This report considers the impact on holidays of the recession and the (official) post-recession period of 2010, analysing the strengths and weaknesses of the market and the challenges and opportunities operators face as a result. It examines consumer behaviour and attitudes towards holidays, relevant trends, key market factors and possible future developments
- The number of overseas holidays continued to fall in 2010, dropping an estimated 5% following 2009’s 15% decline. Some 36.4 million such trips were taken across the year.
- While overseas holiday volume fell, average expenditure on these trips rose – again. At no point throughout the 2005-10 period has average spend dropped, as more affluent consumers have continued to head overseas while the less well-off have become more likely to switch to the UK or hold off on holidays altogether.
- Mintel’s exclusive consumer research reveals that over seven in ten people took some form of holiday in the 12 months ended November 2010. They were significantly more likely to opt for an independent holiday than a package trip (six in ten did the former; three in ten did the latter).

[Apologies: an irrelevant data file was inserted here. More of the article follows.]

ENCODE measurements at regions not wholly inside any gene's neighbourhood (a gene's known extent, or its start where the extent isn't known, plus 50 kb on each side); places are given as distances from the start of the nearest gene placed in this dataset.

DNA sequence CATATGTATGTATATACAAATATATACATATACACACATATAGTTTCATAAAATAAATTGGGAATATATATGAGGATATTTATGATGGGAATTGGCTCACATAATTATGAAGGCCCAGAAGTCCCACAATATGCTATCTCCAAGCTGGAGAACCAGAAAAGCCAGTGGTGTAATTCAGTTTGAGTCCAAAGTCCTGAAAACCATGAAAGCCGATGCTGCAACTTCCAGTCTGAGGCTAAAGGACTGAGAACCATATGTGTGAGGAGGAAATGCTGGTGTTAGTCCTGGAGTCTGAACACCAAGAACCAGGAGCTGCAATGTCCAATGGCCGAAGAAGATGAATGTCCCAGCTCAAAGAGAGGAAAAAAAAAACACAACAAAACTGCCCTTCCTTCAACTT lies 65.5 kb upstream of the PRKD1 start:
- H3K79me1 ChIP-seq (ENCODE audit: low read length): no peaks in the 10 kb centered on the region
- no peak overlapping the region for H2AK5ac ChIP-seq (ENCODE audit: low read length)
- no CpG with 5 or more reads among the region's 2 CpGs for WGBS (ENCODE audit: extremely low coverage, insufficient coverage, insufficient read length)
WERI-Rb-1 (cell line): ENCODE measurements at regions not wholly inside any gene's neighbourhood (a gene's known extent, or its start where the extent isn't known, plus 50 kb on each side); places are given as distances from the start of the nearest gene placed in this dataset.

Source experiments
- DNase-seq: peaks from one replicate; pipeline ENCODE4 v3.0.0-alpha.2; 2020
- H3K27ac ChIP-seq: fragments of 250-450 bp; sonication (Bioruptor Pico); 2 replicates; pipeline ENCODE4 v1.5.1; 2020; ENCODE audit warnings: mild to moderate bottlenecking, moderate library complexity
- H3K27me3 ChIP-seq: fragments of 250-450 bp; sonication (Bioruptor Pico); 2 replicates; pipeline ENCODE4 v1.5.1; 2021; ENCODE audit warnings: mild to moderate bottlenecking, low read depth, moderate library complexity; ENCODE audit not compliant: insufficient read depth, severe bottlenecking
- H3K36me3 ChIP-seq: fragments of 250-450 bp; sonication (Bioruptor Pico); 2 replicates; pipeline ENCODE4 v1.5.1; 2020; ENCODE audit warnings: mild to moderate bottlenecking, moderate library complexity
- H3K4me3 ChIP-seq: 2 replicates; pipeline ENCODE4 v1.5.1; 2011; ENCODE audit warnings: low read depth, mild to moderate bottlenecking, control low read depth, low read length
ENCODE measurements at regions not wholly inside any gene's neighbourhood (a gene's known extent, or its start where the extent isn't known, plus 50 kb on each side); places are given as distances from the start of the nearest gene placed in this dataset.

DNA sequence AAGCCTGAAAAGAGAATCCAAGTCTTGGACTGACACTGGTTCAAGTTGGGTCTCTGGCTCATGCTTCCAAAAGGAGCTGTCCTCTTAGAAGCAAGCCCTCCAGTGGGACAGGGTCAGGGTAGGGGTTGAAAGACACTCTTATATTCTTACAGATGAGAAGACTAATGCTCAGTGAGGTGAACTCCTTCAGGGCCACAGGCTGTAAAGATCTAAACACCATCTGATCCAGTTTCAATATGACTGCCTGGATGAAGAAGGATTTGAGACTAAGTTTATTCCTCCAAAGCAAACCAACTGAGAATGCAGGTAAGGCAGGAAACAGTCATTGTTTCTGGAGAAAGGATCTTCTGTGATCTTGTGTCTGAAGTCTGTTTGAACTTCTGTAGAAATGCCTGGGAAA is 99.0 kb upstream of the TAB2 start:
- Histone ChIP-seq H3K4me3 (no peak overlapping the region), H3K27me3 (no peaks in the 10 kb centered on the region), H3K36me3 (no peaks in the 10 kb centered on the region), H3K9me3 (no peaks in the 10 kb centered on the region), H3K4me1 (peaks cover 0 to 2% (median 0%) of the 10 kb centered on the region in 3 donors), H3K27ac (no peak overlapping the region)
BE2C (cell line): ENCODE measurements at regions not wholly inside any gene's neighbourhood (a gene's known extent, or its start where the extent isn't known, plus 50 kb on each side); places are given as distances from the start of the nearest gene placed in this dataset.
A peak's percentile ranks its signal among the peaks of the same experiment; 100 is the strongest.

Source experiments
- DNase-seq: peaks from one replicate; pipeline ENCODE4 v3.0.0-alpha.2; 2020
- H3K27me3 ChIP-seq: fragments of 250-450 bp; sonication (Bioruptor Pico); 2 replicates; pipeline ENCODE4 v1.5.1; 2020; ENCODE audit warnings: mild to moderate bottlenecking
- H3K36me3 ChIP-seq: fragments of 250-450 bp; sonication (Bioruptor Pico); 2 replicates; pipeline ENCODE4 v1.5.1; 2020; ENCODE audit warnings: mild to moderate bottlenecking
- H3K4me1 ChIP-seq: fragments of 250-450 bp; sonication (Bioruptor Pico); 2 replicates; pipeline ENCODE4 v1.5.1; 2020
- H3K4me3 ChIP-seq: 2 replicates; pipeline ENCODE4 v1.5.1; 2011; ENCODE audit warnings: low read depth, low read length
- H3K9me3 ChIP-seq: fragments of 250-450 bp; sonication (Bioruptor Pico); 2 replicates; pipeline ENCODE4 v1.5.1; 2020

- The recession has not brought an end to the era of multiple holiday-taking – in the 12 months ended June 2010, holidaymakers were most likely to take 2-3 trips.
- Overall, two in five people now consider holidays a luxury; contrasting with the one in four who say they are a “necessary spend” or a “right”. Two in five people state that they would go on holiday less if their financial situation worsened; twice the proportion that would instead cut back on other things. Cutting out holidays altogether would be the choice of one of five in that situation; the same proportion say they would switch to holidays is the UK.
- Three in ten state that they want to relax and not be bothered with ethical or environmental issues on holiday; one in ten admits to feeling travel guilt but only approximately one in 20 agrees that ‘green’ taxes should be levied on travelling.